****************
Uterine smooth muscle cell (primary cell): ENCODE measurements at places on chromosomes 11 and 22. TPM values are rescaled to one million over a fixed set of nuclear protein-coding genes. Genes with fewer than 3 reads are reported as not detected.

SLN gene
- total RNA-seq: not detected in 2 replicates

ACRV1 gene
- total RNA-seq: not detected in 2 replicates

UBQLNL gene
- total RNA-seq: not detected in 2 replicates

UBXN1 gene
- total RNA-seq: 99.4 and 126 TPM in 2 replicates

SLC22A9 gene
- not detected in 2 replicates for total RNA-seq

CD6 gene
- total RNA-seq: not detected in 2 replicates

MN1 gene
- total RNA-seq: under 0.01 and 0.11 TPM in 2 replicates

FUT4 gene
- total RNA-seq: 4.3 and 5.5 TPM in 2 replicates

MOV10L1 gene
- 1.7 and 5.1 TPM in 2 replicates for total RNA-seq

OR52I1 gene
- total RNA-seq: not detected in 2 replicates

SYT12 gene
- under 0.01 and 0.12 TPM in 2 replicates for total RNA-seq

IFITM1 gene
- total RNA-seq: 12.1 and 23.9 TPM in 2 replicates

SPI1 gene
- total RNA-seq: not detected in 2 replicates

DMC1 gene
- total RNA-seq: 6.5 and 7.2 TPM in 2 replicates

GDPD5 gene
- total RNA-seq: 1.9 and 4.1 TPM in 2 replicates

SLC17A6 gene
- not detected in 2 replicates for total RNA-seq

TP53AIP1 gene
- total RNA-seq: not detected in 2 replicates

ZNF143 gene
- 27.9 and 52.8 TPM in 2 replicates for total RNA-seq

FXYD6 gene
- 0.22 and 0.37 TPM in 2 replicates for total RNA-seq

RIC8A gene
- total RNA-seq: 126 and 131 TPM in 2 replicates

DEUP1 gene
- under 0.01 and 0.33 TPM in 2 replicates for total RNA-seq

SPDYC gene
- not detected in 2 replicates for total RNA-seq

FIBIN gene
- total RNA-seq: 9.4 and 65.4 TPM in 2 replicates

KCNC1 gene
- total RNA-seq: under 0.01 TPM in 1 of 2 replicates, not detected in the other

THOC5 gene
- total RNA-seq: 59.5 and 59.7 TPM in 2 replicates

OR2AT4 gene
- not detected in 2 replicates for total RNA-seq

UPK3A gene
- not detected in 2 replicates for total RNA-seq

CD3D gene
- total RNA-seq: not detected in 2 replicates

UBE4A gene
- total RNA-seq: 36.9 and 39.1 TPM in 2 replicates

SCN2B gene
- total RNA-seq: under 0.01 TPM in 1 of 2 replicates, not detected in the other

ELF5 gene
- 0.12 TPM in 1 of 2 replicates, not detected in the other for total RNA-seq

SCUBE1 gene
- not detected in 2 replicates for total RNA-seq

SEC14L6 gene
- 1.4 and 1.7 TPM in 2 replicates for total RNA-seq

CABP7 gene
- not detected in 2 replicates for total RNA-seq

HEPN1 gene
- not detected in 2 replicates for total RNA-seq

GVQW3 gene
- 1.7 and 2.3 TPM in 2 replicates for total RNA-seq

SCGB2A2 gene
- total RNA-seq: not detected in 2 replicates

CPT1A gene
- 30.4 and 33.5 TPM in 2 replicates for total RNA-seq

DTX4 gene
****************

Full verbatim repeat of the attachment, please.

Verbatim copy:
Uterine smooth muscle cell (primary cell): ENCODE measurements at places on chromosomes 11 and 22. TPM values are rescaled to one million over a fixed set of nuclear protein-coding genes. Genes with fewer than 3 reads are reported as not detected.

SLN gene
- total RNA-seq: not detected in 2 replicates

ACRV1 gene
- total RNA-seq: not detected in 2 replicates

UBQLNL gene
- total RNA-seq: not detected in 2 replicates

UBXN1 gene
- total RNA-seq: 99.4 and 126 TPM in 2 replicates

SLC22A9 gene
- not detected in 2 replicates for total RNA-seq

CD6 gene
- total RNA-seq: not detected in 2 replicates

MN1 gene
- total RNA-seq: under 0.01 and 0.11 TPM in 2 replicates

FUT4 gene
- total RNA-seq: 4.3 and 5.5 TPM in 2 replicates

MOV10L1 gene
- 1.7 and 5.1 TPM in 2 replicates for total RNA-seq

OR52I1 gene
- total RNA-seq: not detected in 2 replicates

SYT12 gene
- under 0.01 and 0.12 TPM in 2 replicates for total RNA-seq

IFITM1 gene
- total RNA-seq: 12.1 and 23.9 TPM in 2 replicates

SPI1 gene
- total RNA-seq: not detected in 2 replicates

DMC1 gene
- total RNA-seq: 6.5 and 7.2 TPM in 2 replicates

GDPD5 gene
- total RNA-seq: 1.9 and 4.1 TPM in 2 replicates

SLC17A6 gene
- not detected in 2 replicates for total RNA-seq

TP53AIP1 gene
- total RNA-seq: not detected in 2 replicates

ZNF143 gene
- 27.9 and 52.8 TPM in 2 replicates for total RNA-seq

FXYD6 gene
- 0.22 and 0.37 TPM in 2 replicates for total RNA-seq

RIC8A gene
- total RNA-seq: 126 and 131 TPM in 2 replicates

DEUP1 gene
- under 0.01 and 0.33 TPM in 2 replicates for total RNA-seq

SPDYC gene
- not detected in 2 replicates for total RNA-seq

FIBIN gene
- total RNA-seq: 9.4 and 65.4 TPM in 2 replicates

KCNC1 gene
- total RNA-seq: under 0.01 TPM in 1 of 2 replicates, not detected in the other

THOC5 gene
- total RNA-seq: 59.5 and 59.7 TPM in 2 replicates

OR2AT4 gene
- not detected in 2 replicates for total RNA-seq

UPK3A gene
- not detected in 2 replicates for total RNA-seq

CD3D gene
- total RNA-seq: not detected in 2 replicates

UBE4A gene
- total RNA-seq: 36.9 and 39.1 TPM in 2 replicates

SCN2B gene
- total RNA-seq: under 0.01 TPM in 1 of 2 replicates, not detected in the other

ELF5 gene
- 0.12 TPM in 1 of 2 replicates, not detected in the other for total RNA-seq

SCUBE1 gene
- not detected in 2 replicates for total RNA-seq

SEC14L6 gene
- 1.4 and 1.7 TPM in 2 replicates for total RNA-seq

CABP7 gene
- not detected in 2 replicates for total RNA-seq

HEPN1 gene
- not detected in 2 replicates for total RNA-seq

GVQW3 gene
- 1.7 and 2.3 TPM in 2 replicates for total RNA-seq

SCGB2A2 gene
- total RNA-seq: not detected in 2 replicates

CPT1A gene
- 30.4 and 33.5 TPM in 2 replicates for total RNA-seq

DTX4 gene